Column: The heart of the problem

More than three months have passed since this column began to run. A lot has happened. SOPA failed. The 53 percent took Twitter by storm. Sandra Fluke asked the government to mandate that her college fund her sex life. The media became convinced the GOP would have a brokered convention. Mitt Romney proved the media wrong. New coal-fired power stations were abolished. Justice Kennedy asked, “Can you create commerce in order to regulate it?” and Obama failed to win passage of the deficit-widening “Buffet Rule.” The names change and the circumstances vary, but every one of these political bullet points is a small part of a much larger philosophical battle.

America was founded on the principle that man’s mind is his own possession, and he should be able to use it as he wishes in both production and leisure. The United States became the greatest nation on earth because it was built on the right of man to his own life, liberty and property. This is not an over-arching attack on social programs, and it is not a call to strict libertarianism; but it appears many citizens of this great nation have lost an understanding of what made this country great in the first place.

There are two questions we must ask any time someone proposes a new law. The first is, “Who will this benefit?” The second is, “At whose expense will this occur?” In the modern world, many focus so much on the former, they forget the latter. This is especially dangerous when the persons benefited are the majority and those who pay are the minority.

America was built with the understanding that minority factions should be just as protected as majority factions. That’s why the founding fathers made laws difficult to pass. James Madison said the true role of government was, “To secure the public good and private rights against the danger of such a faction.”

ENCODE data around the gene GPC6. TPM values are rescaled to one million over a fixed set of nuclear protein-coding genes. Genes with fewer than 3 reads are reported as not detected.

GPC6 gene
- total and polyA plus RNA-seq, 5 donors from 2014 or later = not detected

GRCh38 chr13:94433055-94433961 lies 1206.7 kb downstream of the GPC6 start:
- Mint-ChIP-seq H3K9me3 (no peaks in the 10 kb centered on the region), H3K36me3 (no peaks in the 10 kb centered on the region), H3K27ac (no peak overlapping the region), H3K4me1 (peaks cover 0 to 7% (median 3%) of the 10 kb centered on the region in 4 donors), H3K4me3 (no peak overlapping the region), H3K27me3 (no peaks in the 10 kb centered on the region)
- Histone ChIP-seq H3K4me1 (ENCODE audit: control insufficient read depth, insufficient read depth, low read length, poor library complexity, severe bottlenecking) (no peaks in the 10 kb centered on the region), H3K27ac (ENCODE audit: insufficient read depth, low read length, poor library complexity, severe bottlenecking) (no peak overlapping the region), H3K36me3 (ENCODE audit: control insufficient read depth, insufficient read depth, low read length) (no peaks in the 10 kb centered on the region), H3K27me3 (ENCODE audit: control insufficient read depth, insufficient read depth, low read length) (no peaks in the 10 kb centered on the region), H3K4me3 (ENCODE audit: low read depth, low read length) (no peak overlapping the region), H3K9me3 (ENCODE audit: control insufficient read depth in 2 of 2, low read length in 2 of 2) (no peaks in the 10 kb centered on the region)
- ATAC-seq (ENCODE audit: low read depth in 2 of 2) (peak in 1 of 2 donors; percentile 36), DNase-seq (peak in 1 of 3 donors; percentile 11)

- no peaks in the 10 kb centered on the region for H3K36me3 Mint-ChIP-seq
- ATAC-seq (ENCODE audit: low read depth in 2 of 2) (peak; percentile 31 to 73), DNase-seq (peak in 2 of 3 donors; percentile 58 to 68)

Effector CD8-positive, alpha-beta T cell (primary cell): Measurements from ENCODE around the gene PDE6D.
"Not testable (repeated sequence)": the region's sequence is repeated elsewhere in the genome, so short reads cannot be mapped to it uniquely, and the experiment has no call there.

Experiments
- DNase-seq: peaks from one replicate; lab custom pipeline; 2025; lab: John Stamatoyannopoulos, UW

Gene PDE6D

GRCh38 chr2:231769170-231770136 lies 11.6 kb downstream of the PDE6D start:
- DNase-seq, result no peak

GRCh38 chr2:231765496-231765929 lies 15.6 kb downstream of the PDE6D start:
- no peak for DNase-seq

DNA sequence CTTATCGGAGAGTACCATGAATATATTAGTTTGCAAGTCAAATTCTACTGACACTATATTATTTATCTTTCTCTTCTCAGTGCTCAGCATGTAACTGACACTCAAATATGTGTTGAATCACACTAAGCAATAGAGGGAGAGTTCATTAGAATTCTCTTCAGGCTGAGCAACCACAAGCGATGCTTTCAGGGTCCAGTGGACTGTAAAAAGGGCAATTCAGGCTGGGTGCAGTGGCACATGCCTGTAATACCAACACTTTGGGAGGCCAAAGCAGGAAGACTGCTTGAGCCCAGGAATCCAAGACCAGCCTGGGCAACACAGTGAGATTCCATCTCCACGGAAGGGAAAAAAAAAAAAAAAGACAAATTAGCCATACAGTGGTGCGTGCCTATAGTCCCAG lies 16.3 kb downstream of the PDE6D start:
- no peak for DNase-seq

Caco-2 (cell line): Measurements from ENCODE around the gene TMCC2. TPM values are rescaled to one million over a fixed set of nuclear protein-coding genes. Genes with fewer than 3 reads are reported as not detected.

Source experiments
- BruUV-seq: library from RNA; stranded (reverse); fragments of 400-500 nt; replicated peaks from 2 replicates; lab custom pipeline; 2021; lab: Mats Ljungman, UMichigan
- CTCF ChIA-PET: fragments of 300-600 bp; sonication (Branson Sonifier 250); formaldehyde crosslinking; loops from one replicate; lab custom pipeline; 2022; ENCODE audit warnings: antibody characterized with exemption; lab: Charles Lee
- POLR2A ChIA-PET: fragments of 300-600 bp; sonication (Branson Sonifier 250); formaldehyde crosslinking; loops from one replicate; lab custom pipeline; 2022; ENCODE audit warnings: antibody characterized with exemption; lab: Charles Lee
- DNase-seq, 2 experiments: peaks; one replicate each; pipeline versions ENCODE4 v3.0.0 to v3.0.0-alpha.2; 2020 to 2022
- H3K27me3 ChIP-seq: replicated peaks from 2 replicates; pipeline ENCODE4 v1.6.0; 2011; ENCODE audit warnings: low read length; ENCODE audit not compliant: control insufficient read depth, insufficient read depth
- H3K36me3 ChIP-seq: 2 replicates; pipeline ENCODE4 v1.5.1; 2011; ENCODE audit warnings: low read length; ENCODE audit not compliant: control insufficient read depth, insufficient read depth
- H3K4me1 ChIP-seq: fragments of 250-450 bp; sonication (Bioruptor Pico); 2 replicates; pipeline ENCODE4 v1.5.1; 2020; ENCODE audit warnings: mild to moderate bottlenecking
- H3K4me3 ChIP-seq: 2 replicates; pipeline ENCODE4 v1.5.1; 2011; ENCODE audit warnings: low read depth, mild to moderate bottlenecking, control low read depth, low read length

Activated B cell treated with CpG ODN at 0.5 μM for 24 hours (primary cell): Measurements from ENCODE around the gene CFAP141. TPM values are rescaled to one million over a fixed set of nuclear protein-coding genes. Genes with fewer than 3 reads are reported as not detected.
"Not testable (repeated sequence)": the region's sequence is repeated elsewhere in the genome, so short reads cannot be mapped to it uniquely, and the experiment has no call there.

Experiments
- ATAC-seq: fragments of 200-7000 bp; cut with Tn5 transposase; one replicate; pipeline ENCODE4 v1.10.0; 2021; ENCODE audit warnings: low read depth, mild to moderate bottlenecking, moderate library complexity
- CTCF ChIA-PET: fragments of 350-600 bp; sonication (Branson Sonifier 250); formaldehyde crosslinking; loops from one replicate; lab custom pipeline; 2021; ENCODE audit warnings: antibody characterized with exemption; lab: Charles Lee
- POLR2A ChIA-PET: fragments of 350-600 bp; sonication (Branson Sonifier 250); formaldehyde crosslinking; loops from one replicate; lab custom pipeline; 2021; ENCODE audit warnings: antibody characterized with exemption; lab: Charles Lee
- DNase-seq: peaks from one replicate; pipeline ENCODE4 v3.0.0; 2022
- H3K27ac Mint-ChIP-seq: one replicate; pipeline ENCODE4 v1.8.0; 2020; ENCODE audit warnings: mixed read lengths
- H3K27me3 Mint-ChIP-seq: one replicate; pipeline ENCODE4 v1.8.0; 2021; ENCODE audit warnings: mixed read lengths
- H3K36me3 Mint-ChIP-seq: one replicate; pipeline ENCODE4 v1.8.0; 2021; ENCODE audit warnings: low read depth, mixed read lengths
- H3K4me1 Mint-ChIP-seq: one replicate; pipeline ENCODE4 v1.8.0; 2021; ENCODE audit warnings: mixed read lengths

Today, many Americans have been lulled into believing transfer payments and social programs are at the expense of the “wealthy” and they will be for the “social good,” even if they hurt a minority faction, not to mention they’re full of waste. Look again. “Wealthy” has been substituted for “successful,” so the producing minority can be forced to carry the less productive majority. Do you see the problem?

If a man creates a wonderful product, does he deserve his 100th sale any less than the first? Is it any less a product of his mind? If so, how do you define what he deserves? More importantly, if you take a larger percent of his property as he creates more, what incentive will he have to continue producing? That’s right. His incentive shrinks exponentially. This explains why the economy exploded when the top personal tax bracket dropped from 70 percent to 28 percent in the 1980s. This also explains why the government can’t tax a company into submission, but it can incentivize one into production.

Keep your eyes open. Well-meaning, misinformed people are everywhere. They will spread rhetoric that sounds enticing but doesn’t work in the long run. Some examples follow. “We can help make housing more affordable.” “Education can’t be handled by the states. The federal government should get involved. Test scores will surely improve.” “It’s important that finances are never an issue when sending someone to college.” The first example was the housing bubble. The second gives us what we now know as the broken American education system. The third is the student loan bubble. Brace yourself.

Now, the left will say, “If it wasn’t for all those greedy people, we wouldn’t have these problems in the first place.” However, this denies a very important element of the human experience. Everyone on Earth is greedy, or to put it in nicer terms, everyone does what he or she wants to. This is true of everyone from the CEO of a Fortune 500 company to the college student who took an alternative spring break. Saying greed creates financial catastrophes is like saying rain made your new Affliction t-shirt wet. No, you’re the one who decided to go outside while it was raining. (How dare you disrespect the rain like that?) People will always work in their own interest. It’s a fact of life. The trick is to harness that greed and use it for something wonderful. That’s exactly what capitalism does.

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